Some Clinical Presentations And The Use Of Conventional And Non-Conventional Haemato-Biochemical Parameters For The Characterisation Of Young Sickle Cell Disease Out-Patients by Kwabena Nsiah

ABSTRACT

Mr. K. NsiaBecause of the differences in the clinical expression of sickle cell disease (SCD), it is imperative that for each locality, the characteristics of the patients be studied, as a means of judging the health status of the group under study. In this study, several conventional and non-conventional haemato-biochemical parameters were measured and used to characterise some identified clinical states of out-patients attending the Sickle Cell Clinic of the Komfo Anokye Teaching Hospital. The study involved 330 SCD subjects, 164 males and 166 females, and showed that about 20% of the subjects reported to the clinic in steady state, while 80% reported with adverse clinical conditions. The top five adverse conditions were pain (40%), malaria (22%), fever (6%), respiratory tract infections (3.6%) and urinary tract infections (2%). The prevalence rates of acute chest syndrome, priapism, splenomegaly and leg ulcers in the two main genotypes, SS and SC, were respectively, 2.4%, 3.2%, 2.4% and 1.4%. The mean red cell count of 2.33 ×1012/L and haemoglobin level of 6.7 g/dl in these four conditions, compared to the mean RBC count of 3.1 ×1012/L and Hb of 8.2 g/dl of the overall population, showed the haemolytic tendency has been exacerbated in the four conditions. In the patients with Plasmodium falciparum parasites, only the mean reticulocyte count was significantly lower in the parasitaemics, compared to the non-parasitaemics. Furthermore, through a novel mathematical modeling, it has been shown that the frequency of distribution of reticulocytes was exponential in the parasitaemics but polynomial in the non-parasitaemics. The pattern supports the higher likelihood of severe anaemia in the parasitaemic. The study has also shown that compared to non-sickle cell disease controls, persons with SCD have significantly elevated aspartate aminotransferase (AST) activities. The overall mean AST and ALT activities were 48.24 and 26.48 U respectively, compared to levels of 23.0 U for non-sickle cell control, the difference being statistically significant, (p< 0.05) for AST  but not ALT. Thus, SCD patients, due to the haemolytic tendency, have AST to ALT ratio greater than 1. Therefore, it has been proposed from this study that in SCD, this ratio should be used as a haemolytic index, provided hepatic and cardiac integrity has not been compromised. Through simple and multiple regression analyses, it has been shown that the ratio has inverse association with haemoglobin, but direct association with reticulocytes and lactate dehydrogenase, known markers of haemolysis. The study has also shown a 3.6% incidence of seropositivity for HBsAg, but despite the presence of the hepatitis B infection, the hepatic and kidney functions had not been compromised. The use of spot urine microscopic and macroscopic analyses, have shown 36.1% of the subjects showed various markers of kidney dysfunction, and an urine colour number scale has also been proposed to offer a quantitative measure, for comparison with some clinical indices and outcomes. In conclusion, vaso-occlusive crisis has been shown to be the most prevalent clinical condition, similar to many other studies, but for the prevalence of 40% . Typical of a tropical environment, malaria fever is common, with a recorded prevalence of 22%. A novel mathematical modeling has been used to describe reticulocyte distribution in subjects with the parasitaes and those without the parasitaes. Another novel parameter, the AST:ALT ratio, has been proposed as a haemolytic marker for the characterisation of the various clinical presentations. Furthermore, the use of spot urine microscopic and macroscopic analyses, have shown 36.1% of the sampled population to show various markers suggestive of incipient or progressing kidney damage, which the attending clinicians need to monitor and manage appropriately, in order to avoid end stage renal disease.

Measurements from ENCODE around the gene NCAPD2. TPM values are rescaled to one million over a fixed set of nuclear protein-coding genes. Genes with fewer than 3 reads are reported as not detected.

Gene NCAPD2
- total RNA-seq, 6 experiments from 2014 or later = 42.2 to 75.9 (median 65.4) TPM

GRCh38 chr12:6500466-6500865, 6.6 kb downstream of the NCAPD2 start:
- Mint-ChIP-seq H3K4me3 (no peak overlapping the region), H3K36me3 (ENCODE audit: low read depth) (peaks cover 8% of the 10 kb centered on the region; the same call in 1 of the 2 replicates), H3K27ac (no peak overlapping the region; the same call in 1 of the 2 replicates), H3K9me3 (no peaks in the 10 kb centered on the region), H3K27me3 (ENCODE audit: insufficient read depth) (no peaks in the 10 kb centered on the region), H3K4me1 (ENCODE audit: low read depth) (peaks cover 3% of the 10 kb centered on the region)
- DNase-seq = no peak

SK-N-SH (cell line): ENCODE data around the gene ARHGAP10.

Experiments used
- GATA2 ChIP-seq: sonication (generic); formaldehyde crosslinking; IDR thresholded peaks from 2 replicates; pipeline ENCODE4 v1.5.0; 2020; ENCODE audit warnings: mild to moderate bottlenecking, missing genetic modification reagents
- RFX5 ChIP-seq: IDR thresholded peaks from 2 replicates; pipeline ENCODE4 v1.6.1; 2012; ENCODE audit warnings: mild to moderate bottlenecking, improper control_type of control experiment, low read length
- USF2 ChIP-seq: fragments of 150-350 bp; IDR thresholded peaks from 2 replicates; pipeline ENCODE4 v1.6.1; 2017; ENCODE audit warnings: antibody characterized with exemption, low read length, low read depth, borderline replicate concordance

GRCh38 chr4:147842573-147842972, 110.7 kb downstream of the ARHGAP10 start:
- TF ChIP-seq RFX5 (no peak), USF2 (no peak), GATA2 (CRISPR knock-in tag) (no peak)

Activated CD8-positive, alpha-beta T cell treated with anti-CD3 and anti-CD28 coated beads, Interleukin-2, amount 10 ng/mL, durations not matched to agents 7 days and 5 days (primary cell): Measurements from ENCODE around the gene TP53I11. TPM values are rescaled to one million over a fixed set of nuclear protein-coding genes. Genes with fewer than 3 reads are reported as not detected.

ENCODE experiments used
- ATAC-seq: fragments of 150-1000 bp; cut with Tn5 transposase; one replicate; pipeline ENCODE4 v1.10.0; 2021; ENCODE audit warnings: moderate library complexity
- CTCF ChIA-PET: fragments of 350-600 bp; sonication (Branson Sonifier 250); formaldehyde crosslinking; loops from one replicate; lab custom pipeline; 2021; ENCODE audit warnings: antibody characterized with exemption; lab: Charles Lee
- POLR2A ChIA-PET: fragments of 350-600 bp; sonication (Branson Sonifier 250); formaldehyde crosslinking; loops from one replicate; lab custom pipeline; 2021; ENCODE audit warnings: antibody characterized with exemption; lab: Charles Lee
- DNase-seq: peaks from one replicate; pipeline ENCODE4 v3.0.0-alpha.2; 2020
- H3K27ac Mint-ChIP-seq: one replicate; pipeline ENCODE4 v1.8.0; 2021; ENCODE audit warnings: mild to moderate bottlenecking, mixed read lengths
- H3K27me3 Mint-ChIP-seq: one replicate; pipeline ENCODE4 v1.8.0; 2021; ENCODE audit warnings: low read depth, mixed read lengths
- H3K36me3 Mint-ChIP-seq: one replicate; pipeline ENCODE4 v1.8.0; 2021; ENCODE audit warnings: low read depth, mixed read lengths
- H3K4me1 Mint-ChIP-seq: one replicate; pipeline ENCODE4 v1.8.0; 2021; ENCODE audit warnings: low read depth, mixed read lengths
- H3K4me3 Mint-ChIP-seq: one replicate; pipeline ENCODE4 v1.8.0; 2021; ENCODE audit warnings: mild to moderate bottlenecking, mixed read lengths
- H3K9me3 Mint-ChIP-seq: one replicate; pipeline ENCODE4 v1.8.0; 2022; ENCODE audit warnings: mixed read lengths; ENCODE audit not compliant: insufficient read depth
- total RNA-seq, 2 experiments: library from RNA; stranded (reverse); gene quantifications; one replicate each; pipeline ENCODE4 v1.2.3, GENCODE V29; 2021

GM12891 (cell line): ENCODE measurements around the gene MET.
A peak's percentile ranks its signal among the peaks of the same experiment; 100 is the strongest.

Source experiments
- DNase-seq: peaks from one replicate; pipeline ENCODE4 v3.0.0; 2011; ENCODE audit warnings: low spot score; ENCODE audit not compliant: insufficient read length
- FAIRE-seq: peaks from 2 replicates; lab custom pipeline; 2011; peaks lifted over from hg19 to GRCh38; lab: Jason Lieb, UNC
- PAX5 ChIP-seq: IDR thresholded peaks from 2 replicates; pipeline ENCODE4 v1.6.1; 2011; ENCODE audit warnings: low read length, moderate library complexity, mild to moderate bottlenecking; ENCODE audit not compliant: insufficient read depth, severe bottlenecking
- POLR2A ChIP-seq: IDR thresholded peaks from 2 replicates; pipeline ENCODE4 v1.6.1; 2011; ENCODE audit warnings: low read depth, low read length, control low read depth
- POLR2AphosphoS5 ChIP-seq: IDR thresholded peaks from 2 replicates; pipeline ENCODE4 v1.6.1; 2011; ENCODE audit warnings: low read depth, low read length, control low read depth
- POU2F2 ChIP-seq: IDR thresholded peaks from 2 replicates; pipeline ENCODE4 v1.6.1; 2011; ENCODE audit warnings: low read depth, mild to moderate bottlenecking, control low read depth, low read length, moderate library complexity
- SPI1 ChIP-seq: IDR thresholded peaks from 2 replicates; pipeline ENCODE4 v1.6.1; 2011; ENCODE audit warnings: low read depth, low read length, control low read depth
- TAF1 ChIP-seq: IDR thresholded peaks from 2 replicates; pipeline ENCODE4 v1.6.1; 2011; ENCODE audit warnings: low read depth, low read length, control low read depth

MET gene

Contact: Mr. Kwabena Nsiah

           E-mail: knsiah.cos@knust.edu.gh

           Telephone: +233 200 23 72 53

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